The 4th Avenue Theatre was acquired by Peach Investments at the 2009 foreclosure sale when Northrim Bank closed the bidding with no bids; those of us attending breathed a sigh of relief. Then, Joe Fang asked the bank if bidding could be reopened. The bank reopened bidding, which we believed was unethical. The Fangs bid low, around $790,000, and bidding was closed.
Peach claimed that they “... invested heavily to maintain and repair the aging structure.” I requested from the Acting Building Official of the Anchorage Building Department that any building permit applications for claimed work be emailed to me. Based on what I received, there have been two instances in the past 13 years when that’s occurred. Under Demolition Permit C16-2170, there was a boiler inspection by the Municipality on May 26, 2017. According to the Municipality, “There is no record of a permit to replace the boiler.” Under the same permit, a status inspection was performed on Nov. 17, 2017. The Municipality stated, “There are no inspection comments under the other two demo permits C18-2375 and C22-1003.”
In an ADN article on Dec. 2, 2017, “Joe Fang, whose family owns Peach Investments, said at a December work session with the Assembly that he wanted to ‘assure everybody … we have no intention of demolishing the theater.’” He said the company needed the permit to replace a boiler, which he said would require demolishing some parts of the building’s interior.” The reason for the permit was to remove the boiler, which was apparently never done. The previous owner of the theater, Robert Gottstein, has confirmed that he replaced the main boiler prior to the Certificate of Occupancy in 1992 and the tandem boiler later. Since there were apparently no other permits applied for by Peach and the maximum amount one can complete maintenance on a commercial building is $5,000 without a permit, it’s questionable if the claimed heavy investment and/or “… water intrusion repairs, mechanical upgrades and a new roof membrane …” occurred. If they did, they appear to have been completed without a permit.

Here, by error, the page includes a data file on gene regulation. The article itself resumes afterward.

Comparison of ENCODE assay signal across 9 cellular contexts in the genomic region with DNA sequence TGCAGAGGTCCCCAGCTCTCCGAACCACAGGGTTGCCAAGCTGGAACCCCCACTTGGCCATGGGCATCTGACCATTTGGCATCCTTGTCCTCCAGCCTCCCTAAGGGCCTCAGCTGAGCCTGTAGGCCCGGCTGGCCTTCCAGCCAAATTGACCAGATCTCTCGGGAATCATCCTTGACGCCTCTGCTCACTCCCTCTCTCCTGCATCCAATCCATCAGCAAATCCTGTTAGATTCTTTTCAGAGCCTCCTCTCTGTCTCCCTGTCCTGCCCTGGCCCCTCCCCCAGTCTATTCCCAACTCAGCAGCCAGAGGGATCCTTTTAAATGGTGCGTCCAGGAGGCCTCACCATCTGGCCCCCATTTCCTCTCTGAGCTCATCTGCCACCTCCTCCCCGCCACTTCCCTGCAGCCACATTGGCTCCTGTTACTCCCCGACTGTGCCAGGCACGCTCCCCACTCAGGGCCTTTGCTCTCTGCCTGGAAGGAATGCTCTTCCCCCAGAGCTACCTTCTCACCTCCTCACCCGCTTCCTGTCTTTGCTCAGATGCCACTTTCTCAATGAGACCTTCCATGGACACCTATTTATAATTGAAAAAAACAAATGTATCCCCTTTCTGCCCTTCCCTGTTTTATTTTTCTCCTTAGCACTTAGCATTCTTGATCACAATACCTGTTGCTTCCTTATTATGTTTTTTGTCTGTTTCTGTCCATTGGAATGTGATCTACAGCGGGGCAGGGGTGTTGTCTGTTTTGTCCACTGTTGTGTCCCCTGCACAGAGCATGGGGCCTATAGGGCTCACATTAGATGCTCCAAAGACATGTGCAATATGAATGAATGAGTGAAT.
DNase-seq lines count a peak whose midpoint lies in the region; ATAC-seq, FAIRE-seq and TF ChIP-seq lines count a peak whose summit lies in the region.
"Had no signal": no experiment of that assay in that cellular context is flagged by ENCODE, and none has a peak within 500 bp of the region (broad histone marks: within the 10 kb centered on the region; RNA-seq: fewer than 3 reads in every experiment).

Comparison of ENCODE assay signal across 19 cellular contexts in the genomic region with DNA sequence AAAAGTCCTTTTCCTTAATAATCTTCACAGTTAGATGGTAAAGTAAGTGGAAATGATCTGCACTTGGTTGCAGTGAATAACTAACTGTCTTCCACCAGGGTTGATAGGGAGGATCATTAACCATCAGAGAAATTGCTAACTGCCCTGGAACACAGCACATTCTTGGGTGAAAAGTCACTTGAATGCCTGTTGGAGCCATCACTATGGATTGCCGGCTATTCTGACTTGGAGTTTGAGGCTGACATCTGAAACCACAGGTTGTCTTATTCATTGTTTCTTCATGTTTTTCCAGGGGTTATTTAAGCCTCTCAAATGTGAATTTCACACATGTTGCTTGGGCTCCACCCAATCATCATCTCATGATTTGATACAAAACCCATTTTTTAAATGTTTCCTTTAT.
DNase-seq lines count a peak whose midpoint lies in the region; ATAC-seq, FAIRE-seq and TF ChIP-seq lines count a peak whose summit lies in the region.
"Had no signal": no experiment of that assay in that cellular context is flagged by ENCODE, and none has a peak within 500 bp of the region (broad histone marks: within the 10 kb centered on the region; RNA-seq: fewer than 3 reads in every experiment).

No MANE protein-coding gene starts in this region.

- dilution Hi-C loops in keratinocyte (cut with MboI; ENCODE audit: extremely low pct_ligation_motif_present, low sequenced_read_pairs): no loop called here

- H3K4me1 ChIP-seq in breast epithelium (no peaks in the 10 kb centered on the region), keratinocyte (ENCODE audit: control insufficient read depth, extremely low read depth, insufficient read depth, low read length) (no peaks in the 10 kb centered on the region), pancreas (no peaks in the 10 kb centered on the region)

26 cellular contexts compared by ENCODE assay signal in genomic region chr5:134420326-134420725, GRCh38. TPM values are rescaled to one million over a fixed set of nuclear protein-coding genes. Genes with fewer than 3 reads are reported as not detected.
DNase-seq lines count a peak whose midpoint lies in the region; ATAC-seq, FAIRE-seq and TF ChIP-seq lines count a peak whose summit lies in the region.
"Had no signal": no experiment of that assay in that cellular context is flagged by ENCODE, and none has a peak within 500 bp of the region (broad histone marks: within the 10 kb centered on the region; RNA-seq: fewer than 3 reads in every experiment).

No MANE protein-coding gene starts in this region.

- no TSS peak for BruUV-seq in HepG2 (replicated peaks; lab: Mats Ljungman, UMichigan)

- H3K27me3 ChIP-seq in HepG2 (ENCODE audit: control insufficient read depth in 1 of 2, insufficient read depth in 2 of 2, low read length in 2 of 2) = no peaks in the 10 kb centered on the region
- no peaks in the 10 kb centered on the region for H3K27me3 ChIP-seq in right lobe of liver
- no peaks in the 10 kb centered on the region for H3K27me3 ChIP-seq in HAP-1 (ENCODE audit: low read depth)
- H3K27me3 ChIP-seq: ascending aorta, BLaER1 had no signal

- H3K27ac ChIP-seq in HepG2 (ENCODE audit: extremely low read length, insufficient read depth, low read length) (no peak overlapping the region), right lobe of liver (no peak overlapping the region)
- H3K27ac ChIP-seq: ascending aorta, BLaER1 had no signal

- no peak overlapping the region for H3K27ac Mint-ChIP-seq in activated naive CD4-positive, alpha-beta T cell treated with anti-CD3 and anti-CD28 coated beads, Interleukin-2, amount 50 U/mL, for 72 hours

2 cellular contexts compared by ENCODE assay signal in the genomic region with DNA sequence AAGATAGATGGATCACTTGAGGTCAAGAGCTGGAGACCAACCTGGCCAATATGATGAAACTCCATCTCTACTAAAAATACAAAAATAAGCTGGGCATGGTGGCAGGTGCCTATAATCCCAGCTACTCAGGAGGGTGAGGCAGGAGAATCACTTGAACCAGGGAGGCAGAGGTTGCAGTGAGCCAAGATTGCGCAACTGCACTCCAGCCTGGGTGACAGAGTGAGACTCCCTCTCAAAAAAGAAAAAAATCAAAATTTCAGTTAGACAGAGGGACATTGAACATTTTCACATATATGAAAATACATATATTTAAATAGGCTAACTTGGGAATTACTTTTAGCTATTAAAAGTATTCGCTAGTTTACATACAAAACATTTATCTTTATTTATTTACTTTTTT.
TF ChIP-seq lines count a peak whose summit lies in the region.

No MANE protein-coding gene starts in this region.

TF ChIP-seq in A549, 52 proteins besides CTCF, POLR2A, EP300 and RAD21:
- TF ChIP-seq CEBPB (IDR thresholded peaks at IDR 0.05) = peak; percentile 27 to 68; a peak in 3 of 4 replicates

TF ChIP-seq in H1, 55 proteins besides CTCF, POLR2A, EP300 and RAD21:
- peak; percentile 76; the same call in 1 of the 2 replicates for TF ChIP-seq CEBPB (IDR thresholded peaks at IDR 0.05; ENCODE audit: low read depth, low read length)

Referring to the Nov. 14, 2006 Condition Inspection Report, Peach claimed that “… initial cost estimates to restore the building were too expensive for any interested parties to bear.” The actual cost estimate from a “Rehabilitation Cost Analysis” dated Nov. 13, 2006, by the municipality, stated the total budget to completely restore the theater would be $6 million, with a possible $2 million contingency for a total of $8 million. That is a very reasonable amount and not “too expensive.”
The claim that the basement encroaches into 4th Avenue is true, only under the sidewalk, but the theater has “grandfather rights” — it’s been there 75 years — and Historical Building waivers should allow this to remain.
Peach’s claim that they “… explored numerous “adapt-and-reuse” method s…” seems to fly in the face of reality, and their claim that “Peach engaged and worked with an esteemed historic preservation consultant (with presences throughout the U.S.) …” makes one wonder. I was the leader of the Historic Preservation Team for the “Professional Capital Improvement Plan for the 4th Avenue Theatre” in 2006 for the Anchorage Downtown Partnership and the municipality. Why did Peach ignore the fact that we had decades of experience on our local team? I presented Joe Fang with a letter at the auction by Northrim Bank offering our Historic Preservation Team’s expertise in the restoration of the theater. We never heard from anyone at Peach.